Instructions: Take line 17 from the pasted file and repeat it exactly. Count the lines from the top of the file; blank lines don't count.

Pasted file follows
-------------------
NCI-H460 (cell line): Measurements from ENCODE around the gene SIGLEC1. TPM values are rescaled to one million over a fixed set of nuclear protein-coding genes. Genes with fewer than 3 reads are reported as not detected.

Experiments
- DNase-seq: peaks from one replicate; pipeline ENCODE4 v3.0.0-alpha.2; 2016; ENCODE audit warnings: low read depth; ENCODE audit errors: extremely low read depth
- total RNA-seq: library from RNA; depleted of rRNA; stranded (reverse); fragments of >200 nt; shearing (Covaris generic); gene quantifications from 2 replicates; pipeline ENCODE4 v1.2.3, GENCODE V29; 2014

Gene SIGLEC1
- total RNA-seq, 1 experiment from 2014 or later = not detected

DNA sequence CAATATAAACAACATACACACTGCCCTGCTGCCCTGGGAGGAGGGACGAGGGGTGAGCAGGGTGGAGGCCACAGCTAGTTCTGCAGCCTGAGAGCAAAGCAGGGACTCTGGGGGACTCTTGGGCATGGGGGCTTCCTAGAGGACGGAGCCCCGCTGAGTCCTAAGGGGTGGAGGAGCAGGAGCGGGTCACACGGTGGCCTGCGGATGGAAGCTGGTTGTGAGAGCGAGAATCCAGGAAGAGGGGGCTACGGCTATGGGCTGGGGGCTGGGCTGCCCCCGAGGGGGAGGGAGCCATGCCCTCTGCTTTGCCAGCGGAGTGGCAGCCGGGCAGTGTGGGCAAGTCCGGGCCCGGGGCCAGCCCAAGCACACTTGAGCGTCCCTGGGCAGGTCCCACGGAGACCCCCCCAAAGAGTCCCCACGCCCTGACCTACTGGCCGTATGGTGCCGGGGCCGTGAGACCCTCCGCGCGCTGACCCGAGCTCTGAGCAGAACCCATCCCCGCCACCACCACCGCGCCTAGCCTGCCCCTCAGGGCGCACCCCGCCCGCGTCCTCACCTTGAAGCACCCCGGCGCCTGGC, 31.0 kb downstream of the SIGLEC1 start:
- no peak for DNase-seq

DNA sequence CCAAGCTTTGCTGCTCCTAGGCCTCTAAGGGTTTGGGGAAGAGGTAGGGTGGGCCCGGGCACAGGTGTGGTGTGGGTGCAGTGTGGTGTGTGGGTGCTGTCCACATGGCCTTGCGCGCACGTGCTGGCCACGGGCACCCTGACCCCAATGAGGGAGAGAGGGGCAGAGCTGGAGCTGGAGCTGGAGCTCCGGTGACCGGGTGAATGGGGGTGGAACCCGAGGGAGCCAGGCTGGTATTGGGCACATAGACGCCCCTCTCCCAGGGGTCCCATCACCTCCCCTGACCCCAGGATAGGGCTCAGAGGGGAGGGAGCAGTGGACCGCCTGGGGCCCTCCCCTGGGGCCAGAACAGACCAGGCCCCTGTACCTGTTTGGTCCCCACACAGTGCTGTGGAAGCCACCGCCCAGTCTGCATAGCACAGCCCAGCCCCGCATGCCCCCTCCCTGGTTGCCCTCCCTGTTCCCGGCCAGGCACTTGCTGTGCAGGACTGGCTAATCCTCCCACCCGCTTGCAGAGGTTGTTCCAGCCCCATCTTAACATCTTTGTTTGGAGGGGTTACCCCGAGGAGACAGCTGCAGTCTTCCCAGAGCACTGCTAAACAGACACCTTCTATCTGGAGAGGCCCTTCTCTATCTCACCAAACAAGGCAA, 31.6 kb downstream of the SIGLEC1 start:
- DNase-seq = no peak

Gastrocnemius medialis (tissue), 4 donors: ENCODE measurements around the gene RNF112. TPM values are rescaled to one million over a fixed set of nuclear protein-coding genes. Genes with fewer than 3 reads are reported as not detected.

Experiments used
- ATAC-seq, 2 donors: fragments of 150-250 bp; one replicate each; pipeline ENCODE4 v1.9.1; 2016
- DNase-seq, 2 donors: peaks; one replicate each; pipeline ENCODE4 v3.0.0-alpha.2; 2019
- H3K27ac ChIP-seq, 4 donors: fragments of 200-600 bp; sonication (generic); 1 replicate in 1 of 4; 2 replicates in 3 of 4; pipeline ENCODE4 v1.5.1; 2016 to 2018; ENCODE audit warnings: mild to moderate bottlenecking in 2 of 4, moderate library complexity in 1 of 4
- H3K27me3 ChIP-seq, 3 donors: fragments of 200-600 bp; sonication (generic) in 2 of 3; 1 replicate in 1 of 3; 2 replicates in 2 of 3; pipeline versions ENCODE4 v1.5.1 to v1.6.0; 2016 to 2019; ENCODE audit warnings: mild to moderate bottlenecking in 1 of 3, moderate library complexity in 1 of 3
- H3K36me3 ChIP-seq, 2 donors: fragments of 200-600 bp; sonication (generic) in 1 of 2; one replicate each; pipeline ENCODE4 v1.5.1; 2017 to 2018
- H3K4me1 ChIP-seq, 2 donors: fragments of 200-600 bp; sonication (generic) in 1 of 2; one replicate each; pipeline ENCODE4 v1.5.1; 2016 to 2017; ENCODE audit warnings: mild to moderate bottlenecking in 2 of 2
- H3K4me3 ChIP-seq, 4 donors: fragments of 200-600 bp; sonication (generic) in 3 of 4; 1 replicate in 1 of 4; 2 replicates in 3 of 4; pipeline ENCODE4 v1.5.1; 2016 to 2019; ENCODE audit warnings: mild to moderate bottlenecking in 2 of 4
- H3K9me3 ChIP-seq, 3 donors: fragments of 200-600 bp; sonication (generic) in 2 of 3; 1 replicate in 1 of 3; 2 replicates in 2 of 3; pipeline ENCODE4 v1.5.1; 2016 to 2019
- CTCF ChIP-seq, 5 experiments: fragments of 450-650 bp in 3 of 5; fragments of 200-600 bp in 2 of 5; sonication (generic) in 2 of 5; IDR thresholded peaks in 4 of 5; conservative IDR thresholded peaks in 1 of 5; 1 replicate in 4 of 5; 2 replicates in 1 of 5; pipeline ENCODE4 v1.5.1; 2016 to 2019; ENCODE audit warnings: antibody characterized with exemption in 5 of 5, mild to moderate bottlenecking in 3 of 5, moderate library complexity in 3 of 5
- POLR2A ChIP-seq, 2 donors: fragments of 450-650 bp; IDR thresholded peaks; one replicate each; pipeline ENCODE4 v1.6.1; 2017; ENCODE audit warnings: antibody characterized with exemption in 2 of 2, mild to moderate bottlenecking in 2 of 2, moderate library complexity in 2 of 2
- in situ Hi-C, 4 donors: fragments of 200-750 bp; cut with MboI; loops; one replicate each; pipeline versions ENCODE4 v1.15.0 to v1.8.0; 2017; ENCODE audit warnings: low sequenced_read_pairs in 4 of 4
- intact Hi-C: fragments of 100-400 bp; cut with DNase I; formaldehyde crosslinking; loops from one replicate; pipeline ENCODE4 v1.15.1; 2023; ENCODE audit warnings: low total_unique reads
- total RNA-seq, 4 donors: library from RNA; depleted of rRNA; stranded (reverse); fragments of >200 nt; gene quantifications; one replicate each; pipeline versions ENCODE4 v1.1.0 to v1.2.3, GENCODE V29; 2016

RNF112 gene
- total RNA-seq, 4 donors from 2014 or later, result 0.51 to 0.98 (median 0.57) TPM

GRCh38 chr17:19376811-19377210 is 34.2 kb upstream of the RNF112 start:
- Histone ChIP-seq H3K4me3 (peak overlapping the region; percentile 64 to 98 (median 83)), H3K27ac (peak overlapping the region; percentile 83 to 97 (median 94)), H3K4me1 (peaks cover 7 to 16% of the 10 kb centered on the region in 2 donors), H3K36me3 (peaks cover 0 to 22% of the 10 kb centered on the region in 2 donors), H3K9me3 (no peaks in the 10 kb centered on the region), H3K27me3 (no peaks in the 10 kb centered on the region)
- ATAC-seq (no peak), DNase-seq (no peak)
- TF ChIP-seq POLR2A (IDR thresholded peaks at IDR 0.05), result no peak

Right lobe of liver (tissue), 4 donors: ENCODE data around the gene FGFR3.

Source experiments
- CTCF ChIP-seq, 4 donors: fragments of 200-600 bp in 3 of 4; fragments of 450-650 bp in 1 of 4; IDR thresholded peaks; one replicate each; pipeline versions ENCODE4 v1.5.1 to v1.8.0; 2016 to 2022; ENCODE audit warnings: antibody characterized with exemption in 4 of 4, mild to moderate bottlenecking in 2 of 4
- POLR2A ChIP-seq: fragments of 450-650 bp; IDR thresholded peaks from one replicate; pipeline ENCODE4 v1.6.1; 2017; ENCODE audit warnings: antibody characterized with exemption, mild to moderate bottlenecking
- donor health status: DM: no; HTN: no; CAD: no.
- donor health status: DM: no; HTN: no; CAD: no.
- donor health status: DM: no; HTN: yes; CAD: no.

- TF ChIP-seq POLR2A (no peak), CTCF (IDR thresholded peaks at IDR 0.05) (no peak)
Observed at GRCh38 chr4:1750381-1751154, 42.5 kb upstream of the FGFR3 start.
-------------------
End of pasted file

- H3K36me3 ChIP-seq, 2 donors: fragments of 200-600 bp; sonication (generic) in 1 of 2; one replicate each; pipeline ENCODE4 v1.5.1; 2017 to 2018